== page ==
Overcoming Panic

Overcoming Panic

Never underestimate the power of panic. Anyone that has suffered a panic attack will know that they are both terrifying and debilitating. Mix that with the embarrassment of being in front of other people and you have a destructive concoction that creates the dreaded panic attack.

Panic is part of anxiety, which is your body’s way of coping with fear. As soon as we suspect a threat a number of physical symptoms whir into motion. The first thing we get is a shot of adrenalin that prepares our body to fight or flight. Our pupils dilate to take in more information to assess the immediate, such as ‘where is the exit!’ We shake, our palms sweat and we might want to go to the toilet (I always do!), which is the body’s way of lightening itself in case it needs to run and take ‘flight’. Our breathing rate changes and our hearts pump blood around the body making it feel as though it’s impossible to breath.

It is bloody horrible and the only way to beat panic is to go through it again and again. It does get easier but boy it’s a journey!

One of my first panic attacks was seven years ago and began whilst I was deep in depression, begging for help. Fear crept inside my body as my thoughts sped ahead of what might happen to me. I was known to the crisis team as having a diagnosis of bipolar and it got to the point where I had to call them. As I cried I started gasping for breath and at that point I couldn’t speak and my thoughts of collapsing and dying flooded my head. I hyperventilated, which is when you exhale more than you inhale which causes a rapid reduction of carbon monoxide in the body.

Another example is two years ago when I drove back from my friend’s house I’d laughed and chatted and felt no stress, however, my leg started to jolt and my heart began to race. All of a sudden I realised I couldn’t pull over and I would have to keep driving. All the symptoms of anxiety hit me hard but I had no idea what was going on. I managed the journey home but fell through the door and collapsed onto the floor. My arms and legs jolted and an ambulance was called. I had a number of tests and in between kept running to the toilet to relieve myself. A doctor came to see me and asked me whether I was stressed or worried about anything? They explained that anxiety in the body can do strange things at times and for some reason I was getting adrenalin shots one after the other. I cried on hearing his explanation as the word ‘anxiety’ seemed petty to describe such an extreme reaction. It was that day I realised our bodies can be under stress without even realising it and physical reactions can at times, be inexplicable.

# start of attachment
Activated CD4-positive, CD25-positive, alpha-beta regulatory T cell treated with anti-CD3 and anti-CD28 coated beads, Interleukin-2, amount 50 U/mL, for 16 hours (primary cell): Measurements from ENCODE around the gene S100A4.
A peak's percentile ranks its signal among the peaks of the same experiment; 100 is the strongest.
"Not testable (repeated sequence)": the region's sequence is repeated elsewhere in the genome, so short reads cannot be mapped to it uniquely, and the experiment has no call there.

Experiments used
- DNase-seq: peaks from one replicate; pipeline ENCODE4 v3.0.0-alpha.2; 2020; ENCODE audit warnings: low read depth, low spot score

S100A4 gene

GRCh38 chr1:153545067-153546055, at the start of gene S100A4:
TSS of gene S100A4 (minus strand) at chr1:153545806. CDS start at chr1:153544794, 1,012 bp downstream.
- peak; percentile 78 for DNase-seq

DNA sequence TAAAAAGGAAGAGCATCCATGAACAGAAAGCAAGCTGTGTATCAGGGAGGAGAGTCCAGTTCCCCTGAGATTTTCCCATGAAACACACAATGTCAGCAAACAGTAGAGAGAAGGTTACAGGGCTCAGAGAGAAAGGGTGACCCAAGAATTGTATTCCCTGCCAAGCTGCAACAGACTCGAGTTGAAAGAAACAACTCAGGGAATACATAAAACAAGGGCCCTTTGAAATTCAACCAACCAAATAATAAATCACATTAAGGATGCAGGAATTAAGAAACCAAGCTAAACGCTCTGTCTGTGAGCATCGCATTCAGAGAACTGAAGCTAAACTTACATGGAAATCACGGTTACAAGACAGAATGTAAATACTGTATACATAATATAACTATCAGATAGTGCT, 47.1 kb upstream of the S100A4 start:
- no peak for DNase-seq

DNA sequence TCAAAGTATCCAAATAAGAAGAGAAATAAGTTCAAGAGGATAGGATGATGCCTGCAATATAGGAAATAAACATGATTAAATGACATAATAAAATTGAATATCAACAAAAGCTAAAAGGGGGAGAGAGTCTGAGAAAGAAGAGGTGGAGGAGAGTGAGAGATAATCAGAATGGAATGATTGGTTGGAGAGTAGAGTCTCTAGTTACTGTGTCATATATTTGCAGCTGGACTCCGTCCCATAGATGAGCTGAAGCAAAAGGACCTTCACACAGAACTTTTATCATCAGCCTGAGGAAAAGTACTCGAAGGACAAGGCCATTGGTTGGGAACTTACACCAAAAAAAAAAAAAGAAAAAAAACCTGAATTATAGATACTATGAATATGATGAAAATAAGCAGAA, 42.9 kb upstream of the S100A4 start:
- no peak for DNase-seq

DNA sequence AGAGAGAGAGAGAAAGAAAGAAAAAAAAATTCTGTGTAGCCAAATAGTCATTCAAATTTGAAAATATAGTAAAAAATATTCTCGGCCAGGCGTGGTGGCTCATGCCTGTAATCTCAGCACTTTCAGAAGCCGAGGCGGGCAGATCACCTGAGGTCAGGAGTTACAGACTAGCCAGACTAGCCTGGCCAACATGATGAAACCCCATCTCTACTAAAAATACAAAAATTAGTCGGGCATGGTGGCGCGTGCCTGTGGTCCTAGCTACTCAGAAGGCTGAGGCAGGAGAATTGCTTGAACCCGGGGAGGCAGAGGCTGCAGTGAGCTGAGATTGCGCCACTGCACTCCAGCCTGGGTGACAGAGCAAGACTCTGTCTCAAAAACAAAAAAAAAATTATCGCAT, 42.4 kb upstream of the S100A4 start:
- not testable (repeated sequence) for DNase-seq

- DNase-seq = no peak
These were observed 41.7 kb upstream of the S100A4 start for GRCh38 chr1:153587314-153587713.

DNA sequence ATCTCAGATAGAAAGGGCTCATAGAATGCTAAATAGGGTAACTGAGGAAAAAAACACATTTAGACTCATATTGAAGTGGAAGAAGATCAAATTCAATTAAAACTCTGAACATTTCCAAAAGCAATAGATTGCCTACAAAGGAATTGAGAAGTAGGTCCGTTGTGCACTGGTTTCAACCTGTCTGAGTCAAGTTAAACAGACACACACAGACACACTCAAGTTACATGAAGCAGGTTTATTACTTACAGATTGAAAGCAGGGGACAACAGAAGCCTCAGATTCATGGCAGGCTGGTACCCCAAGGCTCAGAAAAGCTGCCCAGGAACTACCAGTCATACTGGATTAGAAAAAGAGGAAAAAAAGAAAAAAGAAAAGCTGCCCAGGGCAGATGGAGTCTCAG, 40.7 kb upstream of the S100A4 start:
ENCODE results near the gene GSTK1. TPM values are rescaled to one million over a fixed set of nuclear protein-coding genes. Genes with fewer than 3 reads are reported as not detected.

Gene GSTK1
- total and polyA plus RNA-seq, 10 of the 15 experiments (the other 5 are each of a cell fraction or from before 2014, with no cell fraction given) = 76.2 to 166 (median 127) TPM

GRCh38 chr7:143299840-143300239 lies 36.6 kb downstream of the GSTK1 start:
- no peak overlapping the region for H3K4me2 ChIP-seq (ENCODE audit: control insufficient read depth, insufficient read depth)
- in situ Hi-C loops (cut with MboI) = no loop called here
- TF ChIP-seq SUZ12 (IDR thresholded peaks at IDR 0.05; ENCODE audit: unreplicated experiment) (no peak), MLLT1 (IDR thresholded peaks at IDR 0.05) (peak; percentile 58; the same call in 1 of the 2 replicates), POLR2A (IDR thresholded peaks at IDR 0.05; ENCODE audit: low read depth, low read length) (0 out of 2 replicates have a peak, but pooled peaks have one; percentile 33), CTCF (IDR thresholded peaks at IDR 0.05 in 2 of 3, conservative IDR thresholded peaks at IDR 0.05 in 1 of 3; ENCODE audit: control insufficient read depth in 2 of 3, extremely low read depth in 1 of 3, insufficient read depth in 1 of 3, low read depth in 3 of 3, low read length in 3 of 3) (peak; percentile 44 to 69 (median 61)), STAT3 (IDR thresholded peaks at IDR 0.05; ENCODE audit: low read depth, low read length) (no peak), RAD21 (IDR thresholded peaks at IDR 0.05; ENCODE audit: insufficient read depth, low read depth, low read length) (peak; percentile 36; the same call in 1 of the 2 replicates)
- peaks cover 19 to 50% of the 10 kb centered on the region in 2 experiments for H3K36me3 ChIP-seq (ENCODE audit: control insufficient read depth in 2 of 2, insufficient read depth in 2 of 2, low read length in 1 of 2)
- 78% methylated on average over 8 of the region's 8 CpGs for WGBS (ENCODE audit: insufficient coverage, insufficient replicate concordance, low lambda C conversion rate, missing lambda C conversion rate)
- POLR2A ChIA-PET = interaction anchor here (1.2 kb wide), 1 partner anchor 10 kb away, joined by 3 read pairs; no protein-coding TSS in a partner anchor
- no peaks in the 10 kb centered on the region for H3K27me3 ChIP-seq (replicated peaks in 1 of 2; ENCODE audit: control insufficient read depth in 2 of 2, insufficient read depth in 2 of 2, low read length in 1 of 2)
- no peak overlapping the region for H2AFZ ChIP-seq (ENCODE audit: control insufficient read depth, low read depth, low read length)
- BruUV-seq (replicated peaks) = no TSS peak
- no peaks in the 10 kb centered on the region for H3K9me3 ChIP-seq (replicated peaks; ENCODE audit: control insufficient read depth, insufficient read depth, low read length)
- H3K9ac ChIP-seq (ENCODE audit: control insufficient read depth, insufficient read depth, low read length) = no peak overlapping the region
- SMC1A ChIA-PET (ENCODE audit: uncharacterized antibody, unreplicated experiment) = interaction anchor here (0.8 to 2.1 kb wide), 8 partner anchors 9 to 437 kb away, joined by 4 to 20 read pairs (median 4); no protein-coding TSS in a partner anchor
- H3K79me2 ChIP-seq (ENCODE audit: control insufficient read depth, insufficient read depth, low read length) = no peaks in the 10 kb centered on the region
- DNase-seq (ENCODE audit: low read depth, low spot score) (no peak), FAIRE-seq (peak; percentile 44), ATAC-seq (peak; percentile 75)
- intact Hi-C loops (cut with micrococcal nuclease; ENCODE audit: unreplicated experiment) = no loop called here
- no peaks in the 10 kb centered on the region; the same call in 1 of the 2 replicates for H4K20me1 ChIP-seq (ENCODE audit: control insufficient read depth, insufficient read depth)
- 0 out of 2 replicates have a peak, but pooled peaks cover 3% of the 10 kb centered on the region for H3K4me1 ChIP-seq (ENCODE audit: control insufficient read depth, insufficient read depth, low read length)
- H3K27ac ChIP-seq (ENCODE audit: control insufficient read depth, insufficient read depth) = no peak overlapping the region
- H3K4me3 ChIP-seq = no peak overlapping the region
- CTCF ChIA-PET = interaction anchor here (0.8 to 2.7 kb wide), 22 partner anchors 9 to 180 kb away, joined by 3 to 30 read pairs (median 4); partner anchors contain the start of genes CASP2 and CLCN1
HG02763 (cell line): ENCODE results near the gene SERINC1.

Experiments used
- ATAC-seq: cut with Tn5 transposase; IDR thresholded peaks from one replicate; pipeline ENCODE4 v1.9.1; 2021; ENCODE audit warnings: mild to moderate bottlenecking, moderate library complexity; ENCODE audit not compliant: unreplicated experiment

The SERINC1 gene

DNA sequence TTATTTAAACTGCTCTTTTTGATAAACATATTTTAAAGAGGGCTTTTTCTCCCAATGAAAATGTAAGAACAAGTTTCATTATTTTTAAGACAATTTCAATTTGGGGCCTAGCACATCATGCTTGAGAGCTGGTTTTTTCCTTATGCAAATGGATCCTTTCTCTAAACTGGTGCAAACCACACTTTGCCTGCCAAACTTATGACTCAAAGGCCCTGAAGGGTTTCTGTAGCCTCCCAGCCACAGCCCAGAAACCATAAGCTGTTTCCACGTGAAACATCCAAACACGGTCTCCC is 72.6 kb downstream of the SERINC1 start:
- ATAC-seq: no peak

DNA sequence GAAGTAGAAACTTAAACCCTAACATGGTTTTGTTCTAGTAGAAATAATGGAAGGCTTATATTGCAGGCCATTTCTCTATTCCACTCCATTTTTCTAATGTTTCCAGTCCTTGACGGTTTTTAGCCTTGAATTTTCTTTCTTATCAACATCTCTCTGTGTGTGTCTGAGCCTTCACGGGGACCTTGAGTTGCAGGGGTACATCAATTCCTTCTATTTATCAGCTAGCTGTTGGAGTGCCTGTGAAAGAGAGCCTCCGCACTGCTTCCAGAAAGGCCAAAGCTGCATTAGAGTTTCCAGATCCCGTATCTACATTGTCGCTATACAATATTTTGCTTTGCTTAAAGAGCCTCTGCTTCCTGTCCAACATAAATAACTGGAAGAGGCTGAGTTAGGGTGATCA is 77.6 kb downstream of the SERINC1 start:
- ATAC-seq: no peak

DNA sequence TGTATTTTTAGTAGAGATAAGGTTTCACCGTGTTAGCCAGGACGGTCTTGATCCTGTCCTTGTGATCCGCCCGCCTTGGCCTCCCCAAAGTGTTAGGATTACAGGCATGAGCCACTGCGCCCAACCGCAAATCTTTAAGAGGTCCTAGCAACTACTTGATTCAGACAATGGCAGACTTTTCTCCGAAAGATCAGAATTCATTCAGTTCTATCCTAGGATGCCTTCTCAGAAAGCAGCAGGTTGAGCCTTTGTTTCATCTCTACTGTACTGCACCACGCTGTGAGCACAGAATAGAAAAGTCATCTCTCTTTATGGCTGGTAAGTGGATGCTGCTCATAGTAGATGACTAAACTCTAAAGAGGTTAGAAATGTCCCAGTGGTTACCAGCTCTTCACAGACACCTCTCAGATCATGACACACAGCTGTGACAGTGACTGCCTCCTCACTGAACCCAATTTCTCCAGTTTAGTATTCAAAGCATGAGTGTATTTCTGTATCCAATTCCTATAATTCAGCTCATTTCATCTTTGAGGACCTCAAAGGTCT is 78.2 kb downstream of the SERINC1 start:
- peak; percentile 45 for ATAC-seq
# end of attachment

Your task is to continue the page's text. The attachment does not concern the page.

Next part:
So what can we do?

Every nurse or doctor that has helped me in a panic situation has started with nothing other than controlling my breathing. It is the first thing to do at crisis point. We can’t explain our triggers at the crux and just need calm, reassurance and understanding. Further panic from another person merely exacerbates the symptoms. When someone makes eye contact with me, asks whether I want to sit or move away from the current situation and breaths with me slowly and deeply I start to move through the panic to calm down.

Breathing is not just about in and out. Diaphragmatic breathing is a technique that when practised is highly effective. It is breathing in through the nose slowly, right from the tummy not the chest and out through the mouth even more slowly. There is a great Youtube video listed below that shows you in more detail. I have learnt to do this when I feel anxious and this includes doing so discreetly whilst standing in front of one hundred and fifty students, ready to guest speak. It is physically proven to calm the body down.

It may sound strange but it is possible to cope with panic attacks. The key is recognising the signs early and reacting in a way that is right for you. Do you need space? Do you need to call someone? Ultimately though, it is facing the fear head on. Whatever your body does to you, anxiety doesn’t kill. I tell myself it will be over soon and it is simply a physical reaction that is nothing to be scared of. In fact, it is a reaction that your body does to help you so embrace it and if you can, use the adrenalin to push through a presentation or run a race or anything you need to do. You will be ok.

Just remember. Don’t be scared of panic as we all feel stressed and anxious at some point. In fact, fearlessly welcome the fear! There is so much help out there to cope and you can really help yourself with learning breathing techniques. Good luck!

Support resources

Diaphragmatic breathing


Downloadable anxiety and panic attacks pdf from charity MIND


For any serious mental health issues first port of call is speaking to your GP and don’t be afraid to ask for talking therapy. For more information use the following websites – there is lots of support out there I promise! 


http://www.youngminds.org.uk/ – For young people with parent helpline. 

The Samaritans are a non-judgemental ear where you can talk confidentially about anything


Here is a fantastic carers package if you are supporting someone with mental health problems:


By Fliss Baker

Another useful technique from our friends at Groom and Style: 

Breathing Techniques: A Guide to the Science and Methods

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